Tuesday, August 24, 2010

Phil Jackson's Whipping Boys

The other day, I read an article over at Order of the Court that explained why Scottie Pippen was so angry when Toni Kukoc got the last shot in the infamous "1.8 seconds" game against the Knicks. It got me wondering about one of Phil Jackson's coaching strategies that I feel has escaped scrutiny. Phil is a strong believer in treating his stars differently depending on their talent level, whether they seem to truly deserve that treatment or not.

In The Jordan Rules by Sam Smith, I recall reading how Phil Jackson made Horace Grant his whipping boy while taking it easy with Jordan. This strategy resulted in Horace Grant breaking down in tears late in the 1991 season during a game and wanting to go after Jackson. Horace left the Bulls after the 1994 season and was a key reason why Orlando beat the Bulls in that 1995 series, scoring 20+ 3 times in the first five games. While Horace and Phil later reconciled, I wonder if the Bulls 3-peat had Horace truly imploded in that 1991 game and forced a trade.

While I can't find any material about Jackson mistreating Pippen, I wonder if Pippen was so insecure due to many years of being in the #2 role. It seems that once Jackson places you somewhere in the pecking order he desires (#1 star above criticism, #2 or #3 star heavily scrutinized), he's not able to change it very easily. Which brings us to Kobe....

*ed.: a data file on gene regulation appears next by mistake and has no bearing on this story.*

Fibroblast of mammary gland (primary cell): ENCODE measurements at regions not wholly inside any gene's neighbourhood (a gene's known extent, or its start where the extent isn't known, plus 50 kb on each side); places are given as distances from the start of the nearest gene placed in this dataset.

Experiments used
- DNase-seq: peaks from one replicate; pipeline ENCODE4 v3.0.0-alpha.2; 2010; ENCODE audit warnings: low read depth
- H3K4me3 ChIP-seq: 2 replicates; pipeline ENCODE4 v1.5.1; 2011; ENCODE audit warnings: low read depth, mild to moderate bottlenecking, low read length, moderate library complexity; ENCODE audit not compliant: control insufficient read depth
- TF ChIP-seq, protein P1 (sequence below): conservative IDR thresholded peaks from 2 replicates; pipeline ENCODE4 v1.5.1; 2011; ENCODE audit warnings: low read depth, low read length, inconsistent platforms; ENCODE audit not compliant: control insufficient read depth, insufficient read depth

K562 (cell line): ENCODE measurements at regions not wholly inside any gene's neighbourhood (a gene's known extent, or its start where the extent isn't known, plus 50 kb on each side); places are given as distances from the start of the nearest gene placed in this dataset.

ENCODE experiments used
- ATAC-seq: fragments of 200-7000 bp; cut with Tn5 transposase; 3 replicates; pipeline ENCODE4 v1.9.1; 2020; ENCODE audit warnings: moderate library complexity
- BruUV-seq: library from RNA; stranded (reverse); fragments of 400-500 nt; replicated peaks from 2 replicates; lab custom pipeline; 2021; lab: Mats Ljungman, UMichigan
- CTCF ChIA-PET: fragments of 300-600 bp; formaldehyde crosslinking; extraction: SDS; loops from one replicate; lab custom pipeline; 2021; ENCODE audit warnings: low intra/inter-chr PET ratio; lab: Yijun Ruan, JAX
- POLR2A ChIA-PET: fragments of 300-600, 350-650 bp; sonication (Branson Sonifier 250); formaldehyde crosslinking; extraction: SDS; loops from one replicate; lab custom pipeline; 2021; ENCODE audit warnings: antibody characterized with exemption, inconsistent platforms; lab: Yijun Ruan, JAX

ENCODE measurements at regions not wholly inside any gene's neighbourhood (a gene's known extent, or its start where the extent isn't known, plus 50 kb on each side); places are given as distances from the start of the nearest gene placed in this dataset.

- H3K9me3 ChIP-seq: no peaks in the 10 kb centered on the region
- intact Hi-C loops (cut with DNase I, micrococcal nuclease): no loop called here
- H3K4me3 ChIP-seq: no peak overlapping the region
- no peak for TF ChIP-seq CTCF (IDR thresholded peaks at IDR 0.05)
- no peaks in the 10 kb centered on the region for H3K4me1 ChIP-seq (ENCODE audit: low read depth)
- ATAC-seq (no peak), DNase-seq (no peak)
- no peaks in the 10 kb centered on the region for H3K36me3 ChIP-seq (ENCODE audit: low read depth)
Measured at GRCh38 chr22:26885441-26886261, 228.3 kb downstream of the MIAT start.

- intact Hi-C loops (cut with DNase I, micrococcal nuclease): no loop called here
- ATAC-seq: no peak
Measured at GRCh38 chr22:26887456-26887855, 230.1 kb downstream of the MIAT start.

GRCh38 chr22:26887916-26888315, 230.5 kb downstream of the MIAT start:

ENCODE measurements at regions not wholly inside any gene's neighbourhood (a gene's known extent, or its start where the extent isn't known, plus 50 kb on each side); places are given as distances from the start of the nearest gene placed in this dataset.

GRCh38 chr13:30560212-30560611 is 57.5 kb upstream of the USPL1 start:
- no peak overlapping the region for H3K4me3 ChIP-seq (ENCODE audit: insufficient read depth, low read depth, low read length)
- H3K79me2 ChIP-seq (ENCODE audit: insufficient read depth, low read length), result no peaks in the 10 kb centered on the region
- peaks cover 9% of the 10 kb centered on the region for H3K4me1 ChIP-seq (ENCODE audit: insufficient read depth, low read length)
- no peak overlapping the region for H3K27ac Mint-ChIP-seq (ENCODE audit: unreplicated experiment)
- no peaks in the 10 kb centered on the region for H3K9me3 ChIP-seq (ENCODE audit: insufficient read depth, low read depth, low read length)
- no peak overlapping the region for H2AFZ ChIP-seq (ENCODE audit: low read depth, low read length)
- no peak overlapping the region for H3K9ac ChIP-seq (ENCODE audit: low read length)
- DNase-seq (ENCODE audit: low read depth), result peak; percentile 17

It's pretty clear by now that Jackson sided with O'Neal in the Bryant-O'Neal wars. Phil went so far as to make the charge that Kobe threw games in high school, and the book he wrote was intensely one-sided against Kobe. How many of Shaq's coaches say the job of coaching the petulant big man was "an experience I will cherish forever?" Phil's decision to establish a pecking order and choose sides was a critical, understated part in the fall of the Lakers dynasty. When the coach is not neutral, how can a team stay neutral?

Finally, on the present-day Lakers, we see that Jackson has been hard on Pau Gasol. Google "Phil Jackson Pau Gasol criticism" and you'll see a steady stream of jabs at his #2 star, or scroll down on this ESPN story about Phil. I have to wonder about Phil's coaching strategy. Laker fans, given the past history that I've described, do you see a possibility that Pau will rebel, and that the surprisingly good Laker chemistry of last season (given Artest) will be damaged? Or is Phil's philosophy of establishing a clear-cut hierarchy a key reason behind the championship rings?

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